Holodeck is the official Secret Network testnet. To deploy your contract to the testnet follow these steps:

  1. Install and configure the Secret Network Light Client
  2. Get some SCRT from the faucet
  3. Store the Secret Contract on Holodeck
  4. Instantiate your Secret Contract

Install and Configure the Secret Network Light Client

If you don't have the latest secretcli, using these steps to download the CLI and add its location to your PATH.

Before deploying your contract make sure it's configured to point to an existing RPC node. You can also use the testnet bootstrap node. Set the chain-id to holodeck-2. Below we've also got a config setting to point to the test keyring backend which allows you to interact with the testnet and your contract without providing an account password each time.

secretcli config node

secretcli config chain-id holodeck-2

secretcli config trust-node true

secretcli config keyring-backend test

NOTE: To reset your keyring-backend, use secretcli config keyring-backend os.

Get some SCRT from the faucet

Create a key for the Holodeck testnet that you'll use to get SCRT from the faucet, store and instantiate the contract, and other testnet transactions.

secretcli keys add <your account alias>

This will output your address, a 45 character-string starting with secret1.... Copy/paste it to get some testnet SCRT from the faucet. Continue when you have confirmed your account has some SCRT in it.

Store the Secret Contract on Holodeck

Next upload the compiled, optimized contract to the testnet.

secretcli tx compute store contract.wasm.gz --from <your account alias> -y --gas 1000000 --gas-prices=1.0uscrt

The result is a transaction hash (txhash). Query it to see the code_id in the logs, which you'll use to create an instance of the contract.

secretcli query tx <txhash>

Instantiate your Secret Contract

To create an instance of your contract on Holodeck set the CODE_ID value below to the code_id you got by querying the txhash.

INIT='{"count": 100000000}'
secretcli tx compute instantiate $CODE_ID "$INIT" --from <your account alias> --label "my counter" -y

You can use the testnet explorer Transactions tab to view the contract instantiation.

Secret Contracts 101

Project Structure

The source directory (src/) has these files:

The developer modifies for contract logic, contract entry points are init, handle and query functions.

init in the Counter contract initializes the storage, specifically the current count and the signer/owner of the instance being initialized.

We also define handle, a generic handler for all functions writing to storage, the counter can be incremented and reset. These functions are provided the storage and the environment, the latter's used by the reset function to compare the signer with the contract owner.

Finally we have query for all functions reading state, we only have query_count, returning the counter state.

The rest of the contract file is unit tests so you can confidently change the contract logic.

The file defines the State struct, used for storing the contract data, the only information persisted between multiple contract calls.

The file is where the InitMsg parameters are specified (like a constructor), the types of Query (GetCount) and Handle[r] (Increment) messages, and any custom structs for each query response.

use schemars::JsonSchema;
use serde::{Deserialize, Serialize};

#[derive(Serialize, Deserialize, Clone, Debug, PartialEq, JsonSchema)]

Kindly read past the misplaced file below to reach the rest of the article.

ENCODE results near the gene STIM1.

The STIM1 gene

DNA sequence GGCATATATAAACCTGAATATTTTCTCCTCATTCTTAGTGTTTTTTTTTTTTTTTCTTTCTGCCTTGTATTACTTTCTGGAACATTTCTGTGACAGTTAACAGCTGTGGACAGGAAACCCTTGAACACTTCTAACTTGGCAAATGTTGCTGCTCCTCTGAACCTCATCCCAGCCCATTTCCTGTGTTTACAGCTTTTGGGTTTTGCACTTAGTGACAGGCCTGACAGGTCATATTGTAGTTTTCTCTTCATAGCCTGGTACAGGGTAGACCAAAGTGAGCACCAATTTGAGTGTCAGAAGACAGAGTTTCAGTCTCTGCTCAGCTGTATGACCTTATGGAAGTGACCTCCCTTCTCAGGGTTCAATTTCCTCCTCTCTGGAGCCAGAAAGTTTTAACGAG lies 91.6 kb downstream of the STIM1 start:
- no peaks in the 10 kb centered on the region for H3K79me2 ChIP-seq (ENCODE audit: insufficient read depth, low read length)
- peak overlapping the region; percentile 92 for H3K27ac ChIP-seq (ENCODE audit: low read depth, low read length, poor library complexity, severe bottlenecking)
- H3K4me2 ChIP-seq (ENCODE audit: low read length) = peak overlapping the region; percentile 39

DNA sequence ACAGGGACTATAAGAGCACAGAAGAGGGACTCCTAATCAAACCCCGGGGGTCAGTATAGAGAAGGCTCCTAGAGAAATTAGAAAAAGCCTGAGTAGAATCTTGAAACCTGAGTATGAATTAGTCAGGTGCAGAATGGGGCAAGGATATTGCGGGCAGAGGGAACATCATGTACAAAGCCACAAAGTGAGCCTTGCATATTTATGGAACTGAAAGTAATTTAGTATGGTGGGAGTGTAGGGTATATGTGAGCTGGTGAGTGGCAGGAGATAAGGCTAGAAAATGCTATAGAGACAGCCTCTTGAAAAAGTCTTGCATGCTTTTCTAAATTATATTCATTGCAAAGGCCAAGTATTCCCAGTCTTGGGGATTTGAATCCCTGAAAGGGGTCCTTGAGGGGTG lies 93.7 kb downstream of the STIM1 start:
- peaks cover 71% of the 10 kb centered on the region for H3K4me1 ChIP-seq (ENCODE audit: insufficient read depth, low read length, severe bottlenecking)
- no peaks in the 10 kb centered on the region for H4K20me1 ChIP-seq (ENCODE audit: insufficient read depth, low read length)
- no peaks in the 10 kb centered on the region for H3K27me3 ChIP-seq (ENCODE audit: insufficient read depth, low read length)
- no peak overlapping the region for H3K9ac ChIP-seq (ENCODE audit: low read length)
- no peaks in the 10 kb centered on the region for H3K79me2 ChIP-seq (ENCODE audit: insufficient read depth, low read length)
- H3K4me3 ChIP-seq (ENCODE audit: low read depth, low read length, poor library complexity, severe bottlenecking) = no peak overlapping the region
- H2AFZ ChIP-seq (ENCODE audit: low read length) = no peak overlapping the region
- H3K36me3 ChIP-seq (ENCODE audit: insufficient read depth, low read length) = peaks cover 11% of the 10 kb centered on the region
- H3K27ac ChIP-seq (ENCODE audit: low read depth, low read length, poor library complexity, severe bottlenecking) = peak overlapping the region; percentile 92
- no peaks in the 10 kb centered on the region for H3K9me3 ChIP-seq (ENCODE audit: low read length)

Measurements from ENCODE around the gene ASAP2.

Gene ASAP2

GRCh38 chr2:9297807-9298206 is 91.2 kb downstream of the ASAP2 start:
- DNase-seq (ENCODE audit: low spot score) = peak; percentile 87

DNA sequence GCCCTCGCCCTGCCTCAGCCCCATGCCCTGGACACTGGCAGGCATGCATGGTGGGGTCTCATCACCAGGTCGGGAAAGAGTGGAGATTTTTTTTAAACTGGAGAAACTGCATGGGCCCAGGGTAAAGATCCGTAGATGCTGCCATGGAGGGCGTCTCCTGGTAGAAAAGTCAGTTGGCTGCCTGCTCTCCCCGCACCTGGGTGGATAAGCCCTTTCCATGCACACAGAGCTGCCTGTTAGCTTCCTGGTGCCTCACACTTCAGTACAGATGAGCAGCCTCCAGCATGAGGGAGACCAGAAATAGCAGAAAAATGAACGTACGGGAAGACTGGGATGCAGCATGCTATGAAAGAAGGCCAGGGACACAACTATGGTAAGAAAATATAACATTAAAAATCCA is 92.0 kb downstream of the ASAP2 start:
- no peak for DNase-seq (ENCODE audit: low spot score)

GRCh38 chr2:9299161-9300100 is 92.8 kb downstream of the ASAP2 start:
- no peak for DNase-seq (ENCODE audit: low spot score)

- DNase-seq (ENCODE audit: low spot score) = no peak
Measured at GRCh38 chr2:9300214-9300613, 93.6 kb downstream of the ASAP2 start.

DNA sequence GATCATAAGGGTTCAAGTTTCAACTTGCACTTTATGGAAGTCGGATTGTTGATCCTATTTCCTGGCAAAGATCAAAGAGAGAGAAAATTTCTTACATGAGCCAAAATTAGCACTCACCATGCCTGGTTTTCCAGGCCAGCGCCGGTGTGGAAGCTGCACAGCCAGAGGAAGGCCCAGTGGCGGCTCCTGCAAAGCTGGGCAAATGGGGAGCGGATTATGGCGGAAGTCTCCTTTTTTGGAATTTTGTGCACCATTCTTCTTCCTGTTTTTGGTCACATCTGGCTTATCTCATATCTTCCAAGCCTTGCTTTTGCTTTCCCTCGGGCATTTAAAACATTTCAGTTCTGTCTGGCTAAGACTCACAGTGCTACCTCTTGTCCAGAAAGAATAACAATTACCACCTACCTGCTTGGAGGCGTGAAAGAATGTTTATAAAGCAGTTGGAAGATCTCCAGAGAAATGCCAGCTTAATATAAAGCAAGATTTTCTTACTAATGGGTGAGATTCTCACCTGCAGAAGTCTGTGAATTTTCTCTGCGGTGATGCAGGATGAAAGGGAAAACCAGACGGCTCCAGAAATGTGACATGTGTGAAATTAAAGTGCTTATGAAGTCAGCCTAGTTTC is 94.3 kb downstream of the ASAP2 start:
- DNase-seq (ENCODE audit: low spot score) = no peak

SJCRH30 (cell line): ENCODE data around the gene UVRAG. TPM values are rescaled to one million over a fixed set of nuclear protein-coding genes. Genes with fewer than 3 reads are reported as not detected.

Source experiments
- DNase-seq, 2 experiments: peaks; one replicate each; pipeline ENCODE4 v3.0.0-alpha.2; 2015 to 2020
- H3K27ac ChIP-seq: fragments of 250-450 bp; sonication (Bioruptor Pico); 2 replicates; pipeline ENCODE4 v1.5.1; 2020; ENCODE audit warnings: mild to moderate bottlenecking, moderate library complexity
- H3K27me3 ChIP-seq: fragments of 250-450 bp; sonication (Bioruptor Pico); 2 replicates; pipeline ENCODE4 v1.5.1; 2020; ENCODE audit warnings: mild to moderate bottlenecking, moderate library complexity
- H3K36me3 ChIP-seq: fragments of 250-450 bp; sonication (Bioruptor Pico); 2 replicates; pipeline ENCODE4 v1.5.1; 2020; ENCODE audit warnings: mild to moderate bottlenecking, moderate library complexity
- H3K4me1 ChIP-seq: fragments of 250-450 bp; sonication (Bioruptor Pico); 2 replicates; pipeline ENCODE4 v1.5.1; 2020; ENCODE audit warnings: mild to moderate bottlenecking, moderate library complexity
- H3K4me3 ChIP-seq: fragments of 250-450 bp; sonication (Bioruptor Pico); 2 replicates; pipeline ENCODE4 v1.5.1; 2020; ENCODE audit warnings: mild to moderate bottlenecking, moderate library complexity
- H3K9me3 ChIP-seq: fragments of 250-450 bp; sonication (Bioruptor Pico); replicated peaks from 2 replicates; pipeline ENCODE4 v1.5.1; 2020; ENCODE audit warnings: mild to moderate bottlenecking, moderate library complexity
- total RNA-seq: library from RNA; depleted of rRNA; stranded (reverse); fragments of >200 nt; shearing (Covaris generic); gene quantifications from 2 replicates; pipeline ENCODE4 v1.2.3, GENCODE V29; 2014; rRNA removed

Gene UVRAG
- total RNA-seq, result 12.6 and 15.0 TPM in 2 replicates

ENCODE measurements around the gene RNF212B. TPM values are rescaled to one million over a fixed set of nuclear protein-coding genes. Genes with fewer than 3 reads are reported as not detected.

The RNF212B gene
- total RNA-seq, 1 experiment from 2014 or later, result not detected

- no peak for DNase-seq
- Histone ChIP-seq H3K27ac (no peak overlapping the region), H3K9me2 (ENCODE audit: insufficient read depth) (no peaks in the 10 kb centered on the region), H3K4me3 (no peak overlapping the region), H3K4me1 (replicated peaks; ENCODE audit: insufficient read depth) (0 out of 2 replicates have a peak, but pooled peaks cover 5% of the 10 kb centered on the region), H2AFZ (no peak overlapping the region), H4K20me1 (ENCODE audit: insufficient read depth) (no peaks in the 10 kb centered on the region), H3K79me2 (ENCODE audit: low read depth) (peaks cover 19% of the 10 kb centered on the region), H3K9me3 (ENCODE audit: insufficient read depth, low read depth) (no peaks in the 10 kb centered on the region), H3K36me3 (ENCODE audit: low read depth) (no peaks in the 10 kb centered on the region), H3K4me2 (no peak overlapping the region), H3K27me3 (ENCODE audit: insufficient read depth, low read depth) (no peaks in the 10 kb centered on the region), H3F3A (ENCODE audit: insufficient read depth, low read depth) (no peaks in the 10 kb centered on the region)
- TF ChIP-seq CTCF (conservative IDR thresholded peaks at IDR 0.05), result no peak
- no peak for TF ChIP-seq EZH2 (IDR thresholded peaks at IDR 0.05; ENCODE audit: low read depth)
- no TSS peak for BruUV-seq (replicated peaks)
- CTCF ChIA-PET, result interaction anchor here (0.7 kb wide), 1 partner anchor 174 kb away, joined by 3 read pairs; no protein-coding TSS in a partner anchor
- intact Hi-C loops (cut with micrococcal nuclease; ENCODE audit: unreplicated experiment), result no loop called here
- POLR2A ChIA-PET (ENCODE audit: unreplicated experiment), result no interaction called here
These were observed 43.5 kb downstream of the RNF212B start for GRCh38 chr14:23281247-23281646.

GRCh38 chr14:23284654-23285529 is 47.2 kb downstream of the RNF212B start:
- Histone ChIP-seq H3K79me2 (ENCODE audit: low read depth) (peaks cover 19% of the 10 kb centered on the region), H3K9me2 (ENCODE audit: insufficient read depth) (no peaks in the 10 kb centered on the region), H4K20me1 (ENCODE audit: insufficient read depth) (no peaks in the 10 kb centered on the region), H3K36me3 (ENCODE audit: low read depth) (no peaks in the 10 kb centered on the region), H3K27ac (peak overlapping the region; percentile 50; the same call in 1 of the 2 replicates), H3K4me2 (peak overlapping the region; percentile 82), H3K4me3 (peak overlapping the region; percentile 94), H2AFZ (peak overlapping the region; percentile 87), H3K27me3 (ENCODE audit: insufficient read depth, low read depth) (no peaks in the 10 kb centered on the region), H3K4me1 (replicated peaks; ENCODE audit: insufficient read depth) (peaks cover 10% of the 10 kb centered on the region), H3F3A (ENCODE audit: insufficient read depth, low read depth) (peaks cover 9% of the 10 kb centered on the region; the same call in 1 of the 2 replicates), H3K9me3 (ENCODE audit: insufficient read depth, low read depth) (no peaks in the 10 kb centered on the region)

pub struct InitMsg {
    pub count: i32,

#[derive(Serialize, Deserialize, Clone, Debug, PartialEq, JsonSchema)]
#[serde(rename_all = "lowercase")]
pub enum HandleMsg {
    Increment {},
    Reset { count: i32 },

#[derive(Serialize, Deserialize, Clone, Debug, PartialEq, JsonSchema)]
#[serde(rename_all = "lowercase")]
pub enum QueryMsg {
    // GetCount returns the current count as a json-encoded number
    GetCount {},

// We define a custom struct for each query response
#[derive(Serialize, Deserialize, Clone, Debug, PartialEq, JsonSchema)]
pub struct CountResponse {
    pub count: i32,

Secret Contract code explanation

Use this link to a see a sample voting contract and a line by line description of everything you need to know

Unit Tests

Unit tests are coded in the file itself:

mod tests {
    use super::*;
    use cosmwasm::errors::Error;
    use cosmwasm::mock::{dependencies, mock_env};
    use cosmwasm::serde::from_slice;
    use cosmwasm::types::coin;

    fn proper_initialization() {
        let mut deps = dependencies(20);

        let msg = InitMsg { count: 17 };
        let env = mock_env(&deps.api, "creator", &coin("1000", "earth"), &[]);

        // we can just call .unwrap() to assert this was a success
        let res = init(&mut deps, env, msg).unwrap();
        assert_eq!(0, res.messages.len());

        // it worked, let's query the state
        let res = query(&deps, QueryMsg::GetCount {}).unwrap();
        let value: CountResponse = from_slice(&res).unwrap();
        assert_eq!(17, value.count);

Secret Toolkit

Secret Toolkit is a collection of Rust packages that contain common tools used in development of Secret Contracts running on the Secret Network.

Calling other Contracts

Secret Toolkit contains very helpful tools that can be used to call other contracts from your own. Here is a guide on how to call other contracts from your own using the InitCallback, HandleCallback, and Query traits defined in the utils package.

If you are specifically wanting to call Handle functions or Queries of SNIP-20 token contracts, there are individually named functions you can use to make it even simpler than using the generic traits. These are located in the SNIP-20 package.

Secret Contracts - Advanced

Use this link for a sealed-bid (secret) auction contract that makes use of SNIP-20 and a walkthrough of the contract

Path to Secret Apps, build a UI using secret.js

Now that we have mastered secret contract development, let's see how to connect a secret contract to a front-end using secret.js and how to add wallet functionality using Keplr.


Secret.js is how users interact with Secret Network. Secret.js is mostly based on CosmWasm.js. While secret.js documents are being updated, you can refer to CosmWasm.js documents

Keplr integration

Keplr is the web wallet users need to interact with Secret Applications. Please use this link for sample implementations of Keplr and Secret.js

Other resources

Privacy model of secret contracts

Secret Contracts are based on CosmWasm v0.10, but they have additional privacy properties that can only be found on Secret Network.Secret Contract developers must always consider the trade-off between privacy, user experience, performance and gas usage. Please use this link to learn more about the privacy model of secret contracts.

Tutorials from Secret Network community

Visit this link for all tutorials about Secret Network

CosmWasm resources

Smart Contracts in the Secret Network based based on CosmWasm. Therefore, for troubleshooting and additional context, CosmWasm documentation may be very useful. Here are some of the links we relied on in putting together this guide:


An initial walkthrough for working with CosmWasm-based secret contracts on Secret Network